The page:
Poway shooter John T. Earnest to spend life in prison without the possibility of parole.

Under a plea deal reached by San Diego Superior Court Judge Peter Deddeh in July, Earnest defended the death sentence.

Armed with an AR-15 rifle, Earnest, 19 at the time, killed 60-year-old Lori Gilbert Kaye, who was there to honor her late mother, and injured three others, including a rabbi and eight-year-old. girl, while praying inside a synagogue in San Diego’s San Diego district. They were among the more than a dozen people in the synagogue at that time.

Kaye’s daughter, Hannah, said she hoped he had been caught red-handed in a painting “white supremacist, violent, racist-looking riot. So now.”

“My mother’s voice is restored within me,” he added. “John Earnest, your bullets won’t break my body today like they did my mother. She’s here. She’s alive in my words … You can’t destroy the truth of my experiences as much as you would like.”

However. Hannah Kaye said, she refused to degrade or hate Earnest in the same way she did her mother.

“I want to take this opportunity to recognize, with humility the opportunity to be able to stand in front of my mother’s murderer and to be able to speak directly to her and honor my mother,” he said.

Dr. Howard Kaye, a 32-year-old sacrificial man, called Earnest a “wicked” man who took the life of a “high man,” a “healthy woman” and a “daughter of an organization” known for his acts of kindness.

“This removes the sting in his murder,” he said.

Ellen Edwards recalled the day she was told that her sister had been killed. He screamed. She remembered struggling to take the matter to her father, and sadness and fear filled her days.

“I will never forget the look on his face when we told him,” he said of his father. “The truck was an eyeball for him.”

One sister, Randi Grossman, called Earnest a “bad example of humanity” who followed “the best of human beings.”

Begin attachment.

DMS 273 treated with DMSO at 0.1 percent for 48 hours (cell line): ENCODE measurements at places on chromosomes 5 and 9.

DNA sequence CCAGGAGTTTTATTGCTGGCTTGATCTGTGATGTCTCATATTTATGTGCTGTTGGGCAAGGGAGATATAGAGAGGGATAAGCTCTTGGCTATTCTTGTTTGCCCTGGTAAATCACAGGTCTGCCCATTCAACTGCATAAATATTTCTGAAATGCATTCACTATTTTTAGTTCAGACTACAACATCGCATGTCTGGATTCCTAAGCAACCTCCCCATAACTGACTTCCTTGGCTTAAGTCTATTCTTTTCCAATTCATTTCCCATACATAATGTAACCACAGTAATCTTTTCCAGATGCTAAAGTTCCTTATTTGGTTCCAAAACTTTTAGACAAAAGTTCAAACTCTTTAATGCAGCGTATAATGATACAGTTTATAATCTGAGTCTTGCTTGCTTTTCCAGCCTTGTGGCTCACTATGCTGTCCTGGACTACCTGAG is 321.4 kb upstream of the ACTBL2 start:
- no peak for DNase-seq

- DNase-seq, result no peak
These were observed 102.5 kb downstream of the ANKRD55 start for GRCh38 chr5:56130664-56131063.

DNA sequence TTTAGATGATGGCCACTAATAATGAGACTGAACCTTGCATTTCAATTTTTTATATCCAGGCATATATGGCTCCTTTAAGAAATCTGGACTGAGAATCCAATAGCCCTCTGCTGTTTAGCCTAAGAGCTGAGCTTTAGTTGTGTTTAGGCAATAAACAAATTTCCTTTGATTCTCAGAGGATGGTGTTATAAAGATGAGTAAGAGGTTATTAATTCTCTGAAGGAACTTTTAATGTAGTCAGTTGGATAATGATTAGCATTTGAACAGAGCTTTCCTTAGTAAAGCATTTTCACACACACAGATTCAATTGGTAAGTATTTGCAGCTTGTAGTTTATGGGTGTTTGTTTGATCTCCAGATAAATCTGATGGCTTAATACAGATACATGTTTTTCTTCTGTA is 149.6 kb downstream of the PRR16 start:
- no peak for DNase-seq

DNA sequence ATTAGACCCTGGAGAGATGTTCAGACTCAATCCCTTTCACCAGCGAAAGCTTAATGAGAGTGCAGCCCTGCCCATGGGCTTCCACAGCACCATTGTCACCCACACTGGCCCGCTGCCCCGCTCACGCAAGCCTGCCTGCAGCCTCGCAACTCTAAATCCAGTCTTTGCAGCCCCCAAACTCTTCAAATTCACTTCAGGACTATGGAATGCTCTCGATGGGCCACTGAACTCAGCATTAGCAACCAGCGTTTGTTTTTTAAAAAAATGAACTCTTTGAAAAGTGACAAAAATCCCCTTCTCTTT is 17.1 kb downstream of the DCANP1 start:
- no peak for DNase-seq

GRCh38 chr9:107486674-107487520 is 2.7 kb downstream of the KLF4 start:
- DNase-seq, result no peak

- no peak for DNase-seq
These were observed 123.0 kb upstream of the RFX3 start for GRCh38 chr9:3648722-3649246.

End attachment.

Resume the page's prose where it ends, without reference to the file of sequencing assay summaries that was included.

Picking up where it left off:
“Lori was the center of her family, in the middle of her community,” he said.

Others spoke of the long-term consequences of the attack, including pain, anxiety and nightmares. Some lamented that Earnest was pardoned to death, but others wished him a long and lonely life in solitary confinement.

In a statement in July, the district attorney general’s office said he hoped Earnest’s stay in prison was “an appropriate solution to the atrocities and hopefully brings justice and imprisonment to the victims, their families, friends and the public.” locally. “

The decision to grant his request, the office said, came after consultation with the families of the shooters.

Earlier this month, Earnest pleaded guilty to more than a hundred counts of felony criminal mischief – including 55 counts of felony criminal mischief for firing on a sculpture with a shotgun, and conspiracy to commit felony criminal mischief.

It was the same reading for everyone inside the synagogue, according to the prosecutors of the union. As part of the case, prosecutors said an open letter was sent online shortly before the shooting that had Earnest’s name on it.

The letter was filled with anti-Semitic and White anti-Semitic allegations, and the author spoke out against a plot to attack in Wayow, citing a 2018 gunshot wound at the Tree of Life Synagogue in Pittsburgh – and a gunman killing people at two mosques in Christchurch, New Zealand.

CNN’s Cheri Mossburg contributed to this report.

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